With any luck you’ll have now transitioned the drivers successfully and have a fully working system – fingers crossed, good luck!
Back in the day, I decided to use the stray random quotes plugin to place a random quote at the bottom of each page. It worked, and still does. Only, if you clicked on a quote it didn’t refresh – instead it said ‘Loading…’ and then placed an error in my web server log like this (not that it looked like you could even click on a quote anyway – the mouse cursor didn’t change to the ‘pointy-finger’):
PHP Fatal error: Call to undefined function get_stray_quotes() in <path>/stray_ajax.php
I’ve known it didn’t work for ages, but not especially cared, and then this morning I’m putting off doing actual work, so I fixed it.
The problem was that like many people, I’ve moved the file wp-config.php outside of the web-facing folder, so instead of living in /var/www/ it actually lives in /var/. Stray_random_quotes tells you that if you’ve moved your wp-config.php then you need to provide the modified path in stray_ajax.php itself, right near the top – so do so!
The first two lines of stray_ajax.php should now read:
// If your 'wp-content' directory is not in the default location you have to enter the path to your blog here. Example: '/home/www/public_html/wp' $changedDir = '/var/';
That should do ‘er – now, stray_ajax.php should be able to call wp-config, which will allow it to call get_stray_quotes().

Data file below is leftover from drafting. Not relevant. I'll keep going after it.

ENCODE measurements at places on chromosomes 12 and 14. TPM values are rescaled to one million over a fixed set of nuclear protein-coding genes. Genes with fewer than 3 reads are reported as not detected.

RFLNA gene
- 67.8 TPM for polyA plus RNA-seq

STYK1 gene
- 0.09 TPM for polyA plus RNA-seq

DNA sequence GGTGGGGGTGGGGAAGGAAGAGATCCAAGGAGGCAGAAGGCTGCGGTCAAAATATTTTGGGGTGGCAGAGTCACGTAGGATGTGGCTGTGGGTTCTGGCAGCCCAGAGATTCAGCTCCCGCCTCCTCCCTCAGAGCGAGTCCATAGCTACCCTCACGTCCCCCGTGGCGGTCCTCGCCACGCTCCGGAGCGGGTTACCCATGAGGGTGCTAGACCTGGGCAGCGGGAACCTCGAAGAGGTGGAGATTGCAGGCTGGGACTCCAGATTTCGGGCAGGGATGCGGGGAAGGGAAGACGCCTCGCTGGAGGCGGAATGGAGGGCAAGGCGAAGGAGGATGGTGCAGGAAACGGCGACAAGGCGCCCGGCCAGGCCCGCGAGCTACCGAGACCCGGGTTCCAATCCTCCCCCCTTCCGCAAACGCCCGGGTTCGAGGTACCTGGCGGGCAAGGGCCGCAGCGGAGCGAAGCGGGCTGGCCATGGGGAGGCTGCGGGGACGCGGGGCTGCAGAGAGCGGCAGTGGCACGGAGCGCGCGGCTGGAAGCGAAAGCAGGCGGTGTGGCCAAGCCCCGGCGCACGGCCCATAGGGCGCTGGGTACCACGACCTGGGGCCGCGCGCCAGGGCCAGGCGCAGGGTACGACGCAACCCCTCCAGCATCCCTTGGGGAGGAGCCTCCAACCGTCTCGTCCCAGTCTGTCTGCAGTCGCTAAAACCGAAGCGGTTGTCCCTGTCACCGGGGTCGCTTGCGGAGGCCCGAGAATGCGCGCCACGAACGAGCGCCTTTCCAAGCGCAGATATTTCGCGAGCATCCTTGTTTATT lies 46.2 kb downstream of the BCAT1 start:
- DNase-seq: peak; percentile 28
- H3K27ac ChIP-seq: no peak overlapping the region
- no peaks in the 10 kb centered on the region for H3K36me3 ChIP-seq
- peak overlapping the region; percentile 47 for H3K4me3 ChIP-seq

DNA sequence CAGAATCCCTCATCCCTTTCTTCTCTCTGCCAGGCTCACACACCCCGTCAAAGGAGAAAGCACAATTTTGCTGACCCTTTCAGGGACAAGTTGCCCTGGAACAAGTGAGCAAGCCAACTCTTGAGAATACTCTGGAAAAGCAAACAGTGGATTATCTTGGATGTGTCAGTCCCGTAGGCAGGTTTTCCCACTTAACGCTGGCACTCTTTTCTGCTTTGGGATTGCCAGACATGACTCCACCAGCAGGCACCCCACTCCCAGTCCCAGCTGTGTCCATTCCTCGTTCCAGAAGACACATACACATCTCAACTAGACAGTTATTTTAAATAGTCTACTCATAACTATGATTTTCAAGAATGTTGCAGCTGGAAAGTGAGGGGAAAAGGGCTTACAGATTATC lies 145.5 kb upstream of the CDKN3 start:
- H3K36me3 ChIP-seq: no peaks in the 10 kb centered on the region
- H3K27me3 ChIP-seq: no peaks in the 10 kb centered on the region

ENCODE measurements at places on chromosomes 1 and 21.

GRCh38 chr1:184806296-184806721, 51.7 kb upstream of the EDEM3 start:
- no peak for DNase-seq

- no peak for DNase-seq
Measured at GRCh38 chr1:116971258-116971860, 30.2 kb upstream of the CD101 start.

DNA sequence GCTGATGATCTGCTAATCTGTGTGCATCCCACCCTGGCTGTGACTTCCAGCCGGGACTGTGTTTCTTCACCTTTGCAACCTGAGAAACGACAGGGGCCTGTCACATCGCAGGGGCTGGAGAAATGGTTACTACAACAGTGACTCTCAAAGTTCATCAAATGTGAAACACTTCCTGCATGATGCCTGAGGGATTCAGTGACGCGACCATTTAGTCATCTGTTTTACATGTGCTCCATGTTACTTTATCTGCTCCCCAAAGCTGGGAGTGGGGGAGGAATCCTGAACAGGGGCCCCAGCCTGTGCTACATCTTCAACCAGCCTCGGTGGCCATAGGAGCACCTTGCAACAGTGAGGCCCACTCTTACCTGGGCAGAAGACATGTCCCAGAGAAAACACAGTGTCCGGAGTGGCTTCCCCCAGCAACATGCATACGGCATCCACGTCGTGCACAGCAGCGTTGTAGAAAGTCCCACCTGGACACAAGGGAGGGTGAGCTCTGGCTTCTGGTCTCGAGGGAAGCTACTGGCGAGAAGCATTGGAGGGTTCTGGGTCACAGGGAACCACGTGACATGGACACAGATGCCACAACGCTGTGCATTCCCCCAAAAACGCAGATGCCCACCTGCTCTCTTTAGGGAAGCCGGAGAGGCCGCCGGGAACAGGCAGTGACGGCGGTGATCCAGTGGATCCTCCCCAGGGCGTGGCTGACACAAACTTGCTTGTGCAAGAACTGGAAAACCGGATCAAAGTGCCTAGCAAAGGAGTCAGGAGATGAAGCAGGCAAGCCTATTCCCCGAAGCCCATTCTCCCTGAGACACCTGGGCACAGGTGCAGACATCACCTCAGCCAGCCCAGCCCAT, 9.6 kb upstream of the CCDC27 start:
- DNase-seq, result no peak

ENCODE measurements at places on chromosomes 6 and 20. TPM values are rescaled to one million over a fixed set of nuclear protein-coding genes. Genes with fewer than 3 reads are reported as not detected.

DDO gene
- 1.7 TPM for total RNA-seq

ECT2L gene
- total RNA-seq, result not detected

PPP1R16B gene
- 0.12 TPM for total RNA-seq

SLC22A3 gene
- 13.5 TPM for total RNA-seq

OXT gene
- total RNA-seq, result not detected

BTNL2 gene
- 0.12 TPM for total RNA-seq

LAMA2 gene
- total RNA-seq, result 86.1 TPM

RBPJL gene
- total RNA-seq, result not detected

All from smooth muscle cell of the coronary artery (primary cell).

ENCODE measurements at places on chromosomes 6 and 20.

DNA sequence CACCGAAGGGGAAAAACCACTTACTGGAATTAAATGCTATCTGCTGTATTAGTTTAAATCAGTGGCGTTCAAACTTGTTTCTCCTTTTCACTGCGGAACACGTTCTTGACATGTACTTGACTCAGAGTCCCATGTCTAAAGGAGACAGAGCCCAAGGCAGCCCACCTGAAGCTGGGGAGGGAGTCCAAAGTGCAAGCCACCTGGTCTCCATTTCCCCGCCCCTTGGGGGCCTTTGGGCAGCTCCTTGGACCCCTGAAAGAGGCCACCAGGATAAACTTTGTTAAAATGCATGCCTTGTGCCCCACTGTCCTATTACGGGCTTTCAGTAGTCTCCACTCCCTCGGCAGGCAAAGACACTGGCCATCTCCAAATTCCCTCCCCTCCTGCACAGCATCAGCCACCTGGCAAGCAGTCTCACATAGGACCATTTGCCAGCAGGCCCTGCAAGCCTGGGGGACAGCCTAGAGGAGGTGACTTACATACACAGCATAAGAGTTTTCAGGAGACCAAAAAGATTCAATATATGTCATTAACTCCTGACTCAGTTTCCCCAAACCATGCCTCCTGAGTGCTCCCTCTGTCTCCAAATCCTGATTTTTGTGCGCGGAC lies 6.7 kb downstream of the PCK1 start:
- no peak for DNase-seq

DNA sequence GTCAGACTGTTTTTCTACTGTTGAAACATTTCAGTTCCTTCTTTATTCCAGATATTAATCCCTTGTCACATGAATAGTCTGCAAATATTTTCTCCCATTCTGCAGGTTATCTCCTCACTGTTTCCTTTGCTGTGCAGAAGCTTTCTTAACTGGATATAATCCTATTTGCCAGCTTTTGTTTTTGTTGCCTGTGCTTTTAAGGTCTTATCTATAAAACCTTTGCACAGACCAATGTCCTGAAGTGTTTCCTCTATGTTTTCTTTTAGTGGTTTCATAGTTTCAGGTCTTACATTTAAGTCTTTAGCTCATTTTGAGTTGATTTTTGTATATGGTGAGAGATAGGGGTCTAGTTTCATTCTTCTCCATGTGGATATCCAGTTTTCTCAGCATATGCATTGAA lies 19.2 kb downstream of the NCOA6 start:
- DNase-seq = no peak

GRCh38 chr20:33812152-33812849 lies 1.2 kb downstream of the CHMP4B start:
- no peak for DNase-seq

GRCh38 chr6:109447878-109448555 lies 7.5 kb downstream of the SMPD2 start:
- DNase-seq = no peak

When monkeying with wp-config, I saw that it was calling wp-settings, but the call was failing because they expect to be in the same folder, only as mentioned – wp-config.php is up a level from wp-settings.php (which holds no credentials), so, to fix this:
– Edit /var/wp-settings.php and right at the bottom, change the path to the wp-config.php file to be:
/** WordPress absolute path to the Wordpress directory. */ if ( !defined('ABSPATH') ) define('ABSPATH', dirname(__FILE__) . '/www/'); <------ changed this from '/' to '/www/' /** Sets up WordPress vars and included files. */ require_once(ABSPATH . 'wp-settings.php');
Evince crashing with a libcairo segfault like this?
evince: segfault at 0 ip 00007f1af3de6640 sp 00007fffb9e0af38 error 4 in libcairo.so.2.11200.2[7f1af3d6e000+f4000]
It’s a libcairo2 1.12.2-2 issue – which you can thankfully fix by downgrading libcairo2 to a 1.10.2 incarnation – here’s how…
First check you have an alternate version to downgrade to. To do this in Synaptic select the libcairo2 package then click on the Versions tab at the bottom, or you can do the same check via a swift apt-cache policy libcairo2 as shown below: